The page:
1602.03216 - WIMP detection and slow ion dynamics in carbon nanotube arrays

Cavoto, G. et al.

Abstract: Large arrays of aligned carbon nanotubes (CNTs), open at one end, could be used as target material for the directional detection of weakly interacting dark matter particles (WIMPs). As a result of a WIMP elastic scattering on a CNT, a carbon ion might be injected in the body of the array and propagate through multiple collisions within the lattice. The ion may eventually emerge from the surface with open end CNTs, provided that its longitudinal momentum is large enough to compensate energy losses and its transverse momentum approaches the channeling conditions in a single CNT. Therefore, the angle formed between the WIMP wind apparent orientation and the direction of parallel carbon nanotube axes must be properly chosen. We focus on very low ion recoil kinetic energies, related to low mass WIMPs (~ 10 GeV) where most of the existing experiments have low sensitivity. Relying on some exact results on two-dimensional lattices of circular obstacles, we study the low energy ion motion in the transverse plane with respect to CNT directions. New constraints are obtained on how to devise the CNT arrays to maximize the detection efficiency.

1602.01738 - MIMAC low energy electron-recoil discrimination measured with fast neutrons

Riffard, Q. et al.

Abstract: MIMAC (MIcro-TPC MAtrix of Chambers) is a directional WIMP Dark Matter detector project. Direct dark matter experiments need a high level of electron/recoil discrimination to search for nuclear recoils produced by WIMP-nucleus elastic scattering. In this paper, we proposed an original method for electron event rejection based on a multivariate analysis applied to experimental data acquired using monochromatic neutron fields. This analysis shows that a $10^{5}$ rejection power is reachable for electron/recoil discrimination. Moreover, the efficiency was estimated by a Monte-Carlo simulation showing that a $10^{5}$ electron rejection power is reached with a 85.1\% nuclear recoil efficiency using the same detector gain that on the detectors running at Modane.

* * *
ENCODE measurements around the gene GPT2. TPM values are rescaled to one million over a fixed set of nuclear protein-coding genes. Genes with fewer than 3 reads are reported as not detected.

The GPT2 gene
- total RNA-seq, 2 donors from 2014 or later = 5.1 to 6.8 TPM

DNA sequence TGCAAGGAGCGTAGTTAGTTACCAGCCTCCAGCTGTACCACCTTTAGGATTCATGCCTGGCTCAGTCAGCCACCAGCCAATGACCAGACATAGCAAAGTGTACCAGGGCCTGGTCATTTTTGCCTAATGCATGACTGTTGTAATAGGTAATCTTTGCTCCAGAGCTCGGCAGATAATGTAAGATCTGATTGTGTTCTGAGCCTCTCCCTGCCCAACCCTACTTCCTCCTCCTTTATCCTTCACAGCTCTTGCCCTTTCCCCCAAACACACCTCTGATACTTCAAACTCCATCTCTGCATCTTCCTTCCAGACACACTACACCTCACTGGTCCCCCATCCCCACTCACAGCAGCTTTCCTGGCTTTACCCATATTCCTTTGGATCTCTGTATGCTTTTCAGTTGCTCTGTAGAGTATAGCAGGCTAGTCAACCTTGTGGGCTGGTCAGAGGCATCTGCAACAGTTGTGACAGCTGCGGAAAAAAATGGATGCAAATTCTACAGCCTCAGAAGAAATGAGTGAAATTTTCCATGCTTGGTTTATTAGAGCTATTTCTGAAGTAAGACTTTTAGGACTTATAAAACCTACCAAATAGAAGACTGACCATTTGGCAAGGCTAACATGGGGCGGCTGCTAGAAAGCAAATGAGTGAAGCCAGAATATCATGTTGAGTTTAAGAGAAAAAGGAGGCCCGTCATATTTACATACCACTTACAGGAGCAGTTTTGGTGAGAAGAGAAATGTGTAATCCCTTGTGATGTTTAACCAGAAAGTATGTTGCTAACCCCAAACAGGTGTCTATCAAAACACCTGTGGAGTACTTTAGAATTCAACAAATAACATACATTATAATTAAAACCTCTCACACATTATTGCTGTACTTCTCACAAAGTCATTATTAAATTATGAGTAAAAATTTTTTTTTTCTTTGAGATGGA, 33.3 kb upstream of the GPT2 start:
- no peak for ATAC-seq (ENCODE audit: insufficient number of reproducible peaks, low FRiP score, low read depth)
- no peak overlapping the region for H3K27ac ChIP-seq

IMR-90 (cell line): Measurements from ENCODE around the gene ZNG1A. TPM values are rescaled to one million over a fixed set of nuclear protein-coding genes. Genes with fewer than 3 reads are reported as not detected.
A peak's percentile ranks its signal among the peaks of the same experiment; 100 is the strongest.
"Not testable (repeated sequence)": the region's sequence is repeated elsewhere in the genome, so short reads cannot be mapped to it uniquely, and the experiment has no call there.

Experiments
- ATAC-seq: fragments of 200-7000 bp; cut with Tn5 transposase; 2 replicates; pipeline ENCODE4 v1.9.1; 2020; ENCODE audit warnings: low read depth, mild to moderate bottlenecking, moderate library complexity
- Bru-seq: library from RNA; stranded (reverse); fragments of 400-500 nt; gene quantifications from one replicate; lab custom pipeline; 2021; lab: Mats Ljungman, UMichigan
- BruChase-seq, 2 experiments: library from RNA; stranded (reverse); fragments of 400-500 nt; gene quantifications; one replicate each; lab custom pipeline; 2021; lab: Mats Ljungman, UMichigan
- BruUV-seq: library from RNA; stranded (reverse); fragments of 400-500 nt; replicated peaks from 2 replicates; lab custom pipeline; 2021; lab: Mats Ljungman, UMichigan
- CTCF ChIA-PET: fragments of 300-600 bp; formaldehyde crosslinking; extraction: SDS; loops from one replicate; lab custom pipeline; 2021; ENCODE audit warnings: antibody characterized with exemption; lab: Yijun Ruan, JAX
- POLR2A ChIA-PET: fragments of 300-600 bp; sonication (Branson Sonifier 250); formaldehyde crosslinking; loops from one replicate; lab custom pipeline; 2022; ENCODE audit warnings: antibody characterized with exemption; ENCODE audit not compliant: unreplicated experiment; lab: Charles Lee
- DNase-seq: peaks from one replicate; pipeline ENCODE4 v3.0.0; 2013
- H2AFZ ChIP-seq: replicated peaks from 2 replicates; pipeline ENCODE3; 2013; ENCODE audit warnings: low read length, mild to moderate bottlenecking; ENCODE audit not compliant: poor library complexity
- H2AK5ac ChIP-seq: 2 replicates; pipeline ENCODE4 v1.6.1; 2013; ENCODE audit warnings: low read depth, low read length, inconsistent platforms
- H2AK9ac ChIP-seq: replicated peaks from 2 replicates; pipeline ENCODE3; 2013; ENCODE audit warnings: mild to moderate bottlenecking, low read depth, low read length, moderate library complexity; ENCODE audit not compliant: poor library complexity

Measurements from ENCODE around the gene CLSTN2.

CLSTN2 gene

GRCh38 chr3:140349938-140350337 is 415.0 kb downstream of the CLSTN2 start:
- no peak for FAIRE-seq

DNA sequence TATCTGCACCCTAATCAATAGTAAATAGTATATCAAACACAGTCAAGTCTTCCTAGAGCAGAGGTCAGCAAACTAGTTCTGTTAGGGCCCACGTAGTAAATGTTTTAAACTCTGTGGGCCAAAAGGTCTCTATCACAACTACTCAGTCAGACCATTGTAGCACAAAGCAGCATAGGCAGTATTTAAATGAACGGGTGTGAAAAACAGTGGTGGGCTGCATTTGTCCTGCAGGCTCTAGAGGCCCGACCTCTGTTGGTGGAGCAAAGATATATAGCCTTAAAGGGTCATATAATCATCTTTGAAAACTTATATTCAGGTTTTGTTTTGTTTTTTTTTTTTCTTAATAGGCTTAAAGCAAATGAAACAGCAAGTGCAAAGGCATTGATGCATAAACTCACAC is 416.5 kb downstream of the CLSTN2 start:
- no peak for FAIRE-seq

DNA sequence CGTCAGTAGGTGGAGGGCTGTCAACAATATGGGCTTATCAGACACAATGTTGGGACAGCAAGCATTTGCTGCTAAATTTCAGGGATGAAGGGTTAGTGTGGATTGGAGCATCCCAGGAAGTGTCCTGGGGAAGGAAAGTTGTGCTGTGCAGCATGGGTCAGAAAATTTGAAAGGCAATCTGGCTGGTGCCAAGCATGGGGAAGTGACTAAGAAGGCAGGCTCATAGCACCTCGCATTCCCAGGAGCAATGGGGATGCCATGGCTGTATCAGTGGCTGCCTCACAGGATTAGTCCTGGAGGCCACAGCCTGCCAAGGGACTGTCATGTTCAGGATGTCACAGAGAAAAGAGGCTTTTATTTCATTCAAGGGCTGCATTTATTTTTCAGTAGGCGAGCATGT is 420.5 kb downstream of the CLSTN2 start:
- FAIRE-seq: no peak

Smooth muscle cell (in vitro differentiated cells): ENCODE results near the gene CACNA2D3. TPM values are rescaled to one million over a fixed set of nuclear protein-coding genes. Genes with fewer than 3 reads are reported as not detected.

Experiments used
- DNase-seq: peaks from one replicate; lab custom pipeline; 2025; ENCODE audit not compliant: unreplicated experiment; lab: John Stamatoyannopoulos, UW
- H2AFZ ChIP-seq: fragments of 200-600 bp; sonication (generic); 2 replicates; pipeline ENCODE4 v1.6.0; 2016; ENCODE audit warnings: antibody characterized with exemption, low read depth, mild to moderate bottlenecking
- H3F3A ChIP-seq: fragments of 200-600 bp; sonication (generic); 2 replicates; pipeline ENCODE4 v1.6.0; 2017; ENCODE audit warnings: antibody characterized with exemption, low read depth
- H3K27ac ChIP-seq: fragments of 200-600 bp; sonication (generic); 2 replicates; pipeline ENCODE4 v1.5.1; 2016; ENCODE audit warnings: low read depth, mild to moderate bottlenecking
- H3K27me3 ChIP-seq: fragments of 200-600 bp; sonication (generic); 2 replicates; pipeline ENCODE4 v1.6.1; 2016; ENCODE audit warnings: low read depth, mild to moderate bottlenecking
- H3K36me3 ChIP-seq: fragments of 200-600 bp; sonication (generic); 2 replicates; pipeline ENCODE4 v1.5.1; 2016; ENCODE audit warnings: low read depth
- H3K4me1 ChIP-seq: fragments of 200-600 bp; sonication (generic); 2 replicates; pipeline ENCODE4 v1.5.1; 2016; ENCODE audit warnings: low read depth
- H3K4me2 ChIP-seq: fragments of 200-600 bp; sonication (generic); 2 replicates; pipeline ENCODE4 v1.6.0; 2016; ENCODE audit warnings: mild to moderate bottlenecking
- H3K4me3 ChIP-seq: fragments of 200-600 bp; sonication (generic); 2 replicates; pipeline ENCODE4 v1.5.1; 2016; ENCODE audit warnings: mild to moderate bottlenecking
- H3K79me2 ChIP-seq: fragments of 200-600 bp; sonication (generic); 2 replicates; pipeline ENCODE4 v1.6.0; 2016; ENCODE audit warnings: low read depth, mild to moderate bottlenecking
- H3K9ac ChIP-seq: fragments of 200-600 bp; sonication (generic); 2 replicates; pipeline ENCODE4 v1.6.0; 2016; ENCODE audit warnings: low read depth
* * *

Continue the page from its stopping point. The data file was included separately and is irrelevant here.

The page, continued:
1602.01605 - NIKA 2: next-generation continuum/polarized camera at the IRAM 30 m telescope and its prototype

Ritacco, A. et al.

Abstract: NIKA 2 (New Instrument of Kids Array) is a next generation continuum and polarized instrument successfully installed in October 2015 at the IRAM 30 m telescope on Pico-Veleta (Granada, Spain). NIKA 2 is a high resolution dual-band camera, operating with frequency multiplexed LEKIDs (Lumped Element Kinetic Inductance Detectors) cooled at 100 mK. Dual color images are obtained thanks to the simultaneous readout of a 1020 pixels array at 2 mm and 1140 x 2 pixels arrays at 1.15 mm with a final resolution of 18 and 12 arcsec respectively, and 6.5 arcmin of Field of View (FoV). The two arrays at 1.15 mm allow us to measure the linear polarization of the incoming light. This will place NIKA 2 as an instrument of choice to study the role of magnetic fields in the star formation process. The NIKA experiment, a prototype for NIKA 2 with a reduced number of detectors (about 400 LEKIDs) and FoV (1.8 arcmin), has been successfully operated at the IRAM 30 telescope in several open observational campaigns. The performance of the NIKA 2 polarization setup has been successfully validated with the NIKA prototype.